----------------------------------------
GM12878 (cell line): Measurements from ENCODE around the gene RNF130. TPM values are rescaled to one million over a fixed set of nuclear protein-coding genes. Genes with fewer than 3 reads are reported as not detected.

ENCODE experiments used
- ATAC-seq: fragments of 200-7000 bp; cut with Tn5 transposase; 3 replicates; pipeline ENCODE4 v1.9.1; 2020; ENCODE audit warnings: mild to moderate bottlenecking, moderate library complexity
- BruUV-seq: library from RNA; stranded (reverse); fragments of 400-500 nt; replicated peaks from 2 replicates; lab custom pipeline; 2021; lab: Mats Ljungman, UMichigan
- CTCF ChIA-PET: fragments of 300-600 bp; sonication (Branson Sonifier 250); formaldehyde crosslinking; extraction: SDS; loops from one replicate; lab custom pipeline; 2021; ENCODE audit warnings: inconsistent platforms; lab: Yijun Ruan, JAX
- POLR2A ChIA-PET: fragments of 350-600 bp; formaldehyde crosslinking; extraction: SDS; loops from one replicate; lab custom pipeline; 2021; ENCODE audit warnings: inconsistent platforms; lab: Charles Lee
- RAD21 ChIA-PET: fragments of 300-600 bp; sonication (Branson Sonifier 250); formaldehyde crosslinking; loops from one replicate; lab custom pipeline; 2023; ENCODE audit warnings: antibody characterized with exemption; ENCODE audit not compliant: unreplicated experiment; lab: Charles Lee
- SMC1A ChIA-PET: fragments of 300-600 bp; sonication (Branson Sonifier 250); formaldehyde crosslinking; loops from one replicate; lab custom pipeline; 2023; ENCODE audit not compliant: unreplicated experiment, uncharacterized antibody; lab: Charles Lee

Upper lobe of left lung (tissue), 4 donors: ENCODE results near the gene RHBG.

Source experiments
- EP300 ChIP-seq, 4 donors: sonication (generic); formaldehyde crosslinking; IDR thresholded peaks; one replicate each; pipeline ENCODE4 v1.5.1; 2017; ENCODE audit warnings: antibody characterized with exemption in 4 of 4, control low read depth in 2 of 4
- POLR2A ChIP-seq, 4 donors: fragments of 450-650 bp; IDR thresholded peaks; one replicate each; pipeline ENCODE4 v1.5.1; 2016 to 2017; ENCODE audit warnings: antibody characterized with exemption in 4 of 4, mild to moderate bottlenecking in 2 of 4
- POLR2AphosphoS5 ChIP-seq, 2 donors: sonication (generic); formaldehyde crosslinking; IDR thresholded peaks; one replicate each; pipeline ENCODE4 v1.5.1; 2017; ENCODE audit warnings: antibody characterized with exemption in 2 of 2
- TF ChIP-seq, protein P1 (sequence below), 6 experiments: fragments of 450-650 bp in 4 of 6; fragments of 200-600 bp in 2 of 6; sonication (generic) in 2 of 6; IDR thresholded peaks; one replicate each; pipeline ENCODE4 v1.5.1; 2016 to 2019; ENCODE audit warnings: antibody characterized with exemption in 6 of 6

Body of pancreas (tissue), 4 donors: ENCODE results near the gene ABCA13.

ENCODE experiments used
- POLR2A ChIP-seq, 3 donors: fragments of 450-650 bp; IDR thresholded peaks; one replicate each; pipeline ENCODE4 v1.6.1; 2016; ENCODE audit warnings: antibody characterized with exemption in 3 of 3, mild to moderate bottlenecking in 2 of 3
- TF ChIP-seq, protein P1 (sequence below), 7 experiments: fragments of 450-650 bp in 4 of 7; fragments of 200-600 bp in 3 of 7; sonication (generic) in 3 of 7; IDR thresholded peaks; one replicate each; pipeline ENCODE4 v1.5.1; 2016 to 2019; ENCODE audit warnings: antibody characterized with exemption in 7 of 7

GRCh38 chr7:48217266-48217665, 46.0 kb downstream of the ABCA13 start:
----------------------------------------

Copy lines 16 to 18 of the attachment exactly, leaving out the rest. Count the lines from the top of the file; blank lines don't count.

ENCODE experiments used
- POLR2A ChIP-seq, 3 donors: fragments of 450-650 bp; IDR thresholded peaks; one replicate each; pipeline ENCODE4 v1.6.1; 2016; ENCODE audit warnings: antibody characterized with exemption in 3 of 3, mild to moderate bottlenecking in 2 of 3
- TF ChIP-seq, protein P1 (sequence below), 7 experiments: fragments of 450-650 bp in 4 of 7; fragments of 200-600 bp in 3 of 7; sonication (generic) in 3 of 7; IDR thresholded peaks; one replicate each; pipeline ENCODE4 v1.5.1; 2016 to 2019; ENCODE audit warnings: antibody characterized with exemption in 7 of 7